It has been 5 years since Szymon Smialek and Michał Milewicz built the first Alternative Longboards deck in Michał’s apartment in Warshaw back in 2012. Soon after Piotr Dąbrowski joined them.
Since then the Alternative family grew and the project evolved massively. Nowadays it has a very impressive production line in Nowy Sącz where they produce top-notch decks which resemble a very distinguished look and outstanding quality.
Alternative never cut back on the community support and the brand quickly became known to most of the riders across Europe as well as Asia where the scene recently literally exploded.
During the past few years I got to hang out with Szymon a lot as Alternative is one of the regular supporters of our freeride event, KnK Longboard Camp.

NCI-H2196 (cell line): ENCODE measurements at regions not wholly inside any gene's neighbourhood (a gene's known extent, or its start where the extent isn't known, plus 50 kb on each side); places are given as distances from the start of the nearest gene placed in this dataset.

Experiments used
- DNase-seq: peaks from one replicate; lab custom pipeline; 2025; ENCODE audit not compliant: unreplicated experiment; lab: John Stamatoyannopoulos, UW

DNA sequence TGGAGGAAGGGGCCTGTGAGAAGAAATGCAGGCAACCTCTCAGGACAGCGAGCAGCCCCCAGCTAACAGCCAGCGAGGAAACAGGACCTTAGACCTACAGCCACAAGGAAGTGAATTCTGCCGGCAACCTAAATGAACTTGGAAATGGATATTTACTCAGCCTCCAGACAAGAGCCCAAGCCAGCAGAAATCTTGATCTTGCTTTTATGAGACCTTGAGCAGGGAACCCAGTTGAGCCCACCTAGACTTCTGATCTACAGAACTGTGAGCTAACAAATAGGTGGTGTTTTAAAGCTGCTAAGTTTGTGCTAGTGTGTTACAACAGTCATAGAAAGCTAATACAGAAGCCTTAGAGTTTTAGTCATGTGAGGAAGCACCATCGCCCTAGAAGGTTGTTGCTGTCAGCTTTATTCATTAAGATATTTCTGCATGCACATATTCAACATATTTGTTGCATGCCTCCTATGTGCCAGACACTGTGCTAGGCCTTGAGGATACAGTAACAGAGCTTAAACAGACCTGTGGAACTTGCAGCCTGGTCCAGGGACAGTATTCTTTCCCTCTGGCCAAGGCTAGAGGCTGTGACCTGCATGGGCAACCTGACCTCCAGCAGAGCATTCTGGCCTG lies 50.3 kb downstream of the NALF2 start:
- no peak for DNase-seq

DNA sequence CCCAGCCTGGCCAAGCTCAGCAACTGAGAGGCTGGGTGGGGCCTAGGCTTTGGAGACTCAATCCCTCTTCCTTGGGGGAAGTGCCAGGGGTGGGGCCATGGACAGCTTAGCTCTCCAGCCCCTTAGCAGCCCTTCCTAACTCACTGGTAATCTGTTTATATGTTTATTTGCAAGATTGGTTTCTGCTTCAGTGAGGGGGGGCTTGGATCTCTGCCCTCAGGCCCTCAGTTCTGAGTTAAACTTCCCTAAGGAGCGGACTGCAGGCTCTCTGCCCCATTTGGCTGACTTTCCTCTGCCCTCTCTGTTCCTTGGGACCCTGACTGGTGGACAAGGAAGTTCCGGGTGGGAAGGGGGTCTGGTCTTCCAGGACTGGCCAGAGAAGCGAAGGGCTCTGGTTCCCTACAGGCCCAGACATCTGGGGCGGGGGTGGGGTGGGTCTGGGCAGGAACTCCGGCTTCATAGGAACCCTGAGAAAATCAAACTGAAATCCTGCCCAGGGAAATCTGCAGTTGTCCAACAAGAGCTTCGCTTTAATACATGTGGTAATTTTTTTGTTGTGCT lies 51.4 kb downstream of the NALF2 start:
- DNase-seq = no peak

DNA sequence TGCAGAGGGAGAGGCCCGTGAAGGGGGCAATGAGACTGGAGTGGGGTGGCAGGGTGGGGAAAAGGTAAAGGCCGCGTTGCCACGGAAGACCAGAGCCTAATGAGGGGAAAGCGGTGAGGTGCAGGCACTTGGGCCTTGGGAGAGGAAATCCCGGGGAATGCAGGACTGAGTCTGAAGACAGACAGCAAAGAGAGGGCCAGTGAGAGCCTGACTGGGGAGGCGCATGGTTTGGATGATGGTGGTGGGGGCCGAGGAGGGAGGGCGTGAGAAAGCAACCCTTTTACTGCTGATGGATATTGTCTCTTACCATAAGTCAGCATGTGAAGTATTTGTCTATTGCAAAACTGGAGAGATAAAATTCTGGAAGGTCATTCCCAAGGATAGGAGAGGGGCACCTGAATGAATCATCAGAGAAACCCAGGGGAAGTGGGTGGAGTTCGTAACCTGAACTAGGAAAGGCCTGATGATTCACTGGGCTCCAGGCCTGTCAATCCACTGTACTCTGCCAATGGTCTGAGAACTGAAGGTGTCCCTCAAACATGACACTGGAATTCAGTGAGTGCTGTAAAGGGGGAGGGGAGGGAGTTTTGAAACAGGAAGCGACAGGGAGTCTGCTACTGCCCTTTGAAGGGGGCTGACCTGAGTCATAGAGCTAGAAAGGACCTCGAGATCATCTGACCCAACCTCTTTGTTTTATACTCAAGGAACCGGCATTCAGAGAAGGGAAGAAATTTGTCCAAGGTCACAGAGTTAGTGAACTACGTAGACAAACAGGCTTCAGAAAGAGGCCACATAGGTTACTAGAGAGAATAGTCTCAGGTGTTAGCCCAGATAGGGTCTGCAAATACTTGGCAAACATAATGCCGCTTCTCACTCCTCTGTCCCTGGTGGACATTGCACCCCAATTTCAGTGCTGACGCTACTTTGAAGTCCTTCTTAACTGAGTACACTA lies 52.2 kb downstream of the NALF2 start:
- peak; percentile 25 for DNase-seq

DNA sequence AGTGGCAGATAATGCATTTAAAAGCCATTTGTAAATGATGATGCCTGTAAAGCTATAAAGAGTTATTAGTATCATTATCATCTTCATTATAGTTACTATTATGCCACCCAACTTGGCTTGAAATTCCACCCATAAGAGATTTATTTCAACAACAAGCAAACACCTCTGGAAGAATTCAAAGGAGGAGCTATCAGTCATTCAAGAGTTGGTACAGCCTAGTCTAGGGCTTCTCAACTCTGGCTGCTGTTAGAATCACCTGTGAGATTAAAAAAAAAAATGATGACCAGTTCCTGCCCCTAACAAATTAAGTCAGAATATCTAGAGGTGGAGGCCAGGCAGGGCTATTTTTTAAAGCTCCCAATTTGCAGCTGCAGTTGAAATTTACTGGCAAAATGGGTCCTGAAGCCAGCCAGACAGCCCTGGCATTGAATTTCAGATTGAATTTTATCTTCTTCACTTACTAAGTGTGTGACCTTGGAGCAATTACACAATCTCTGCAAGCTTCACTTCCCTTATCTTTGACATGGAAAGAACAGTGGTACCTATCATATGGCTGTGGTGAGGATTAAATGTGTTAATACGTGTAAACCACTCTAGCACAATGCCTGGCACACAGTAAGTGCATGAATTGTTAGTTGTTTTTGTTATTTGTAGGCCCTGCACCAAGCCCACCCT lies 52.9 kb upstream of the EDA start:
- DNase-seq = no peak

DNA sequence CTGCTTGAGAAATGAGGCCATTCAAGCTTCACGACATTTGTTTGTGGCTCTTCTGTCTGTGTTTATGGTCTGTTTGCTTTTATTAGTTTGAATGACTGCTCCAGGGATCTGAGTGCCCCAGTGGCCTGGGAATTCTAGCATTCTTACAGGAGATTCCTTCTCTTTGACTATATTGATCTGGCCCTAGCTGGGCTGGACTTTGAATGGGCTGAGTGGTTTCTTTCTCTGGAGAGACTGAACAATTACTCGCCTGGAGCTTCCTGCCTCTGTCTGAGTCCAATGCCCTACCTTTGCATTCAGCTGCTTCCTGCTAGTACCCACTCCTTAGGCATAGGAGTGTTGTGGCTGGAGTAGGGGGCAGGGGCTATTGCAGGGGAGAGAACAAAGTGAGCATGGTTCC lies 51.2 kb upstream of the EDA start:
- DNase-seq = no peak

We had nothing but the best times together. After many invitations Nadia and I were extremely excited about the opportunity to finally visit the Alternative’s workshop and show it to the world via live stream on our Facebook page.
After 12 hours of traveling through snowy Austria which impressed us with the improvements on the highway rest stops, especially the free WiFi…and driving on what was probably Slovakia’s worst road, crossing a high mountain area, we finally arrived to Szymon’s place in the middle of the night.
After Szymon eased my mind by ensuring us that the Slovakians actually have some good roads as well and that they shred a lot, we didn’t go to sleep as one would expect.
Instead, we stayed up having an interesting conversation and discussing ideas till sunrise. As the day brightened up, we finally decided to catch few hours of rest as we had two busy days ahead…
The Polish welcome party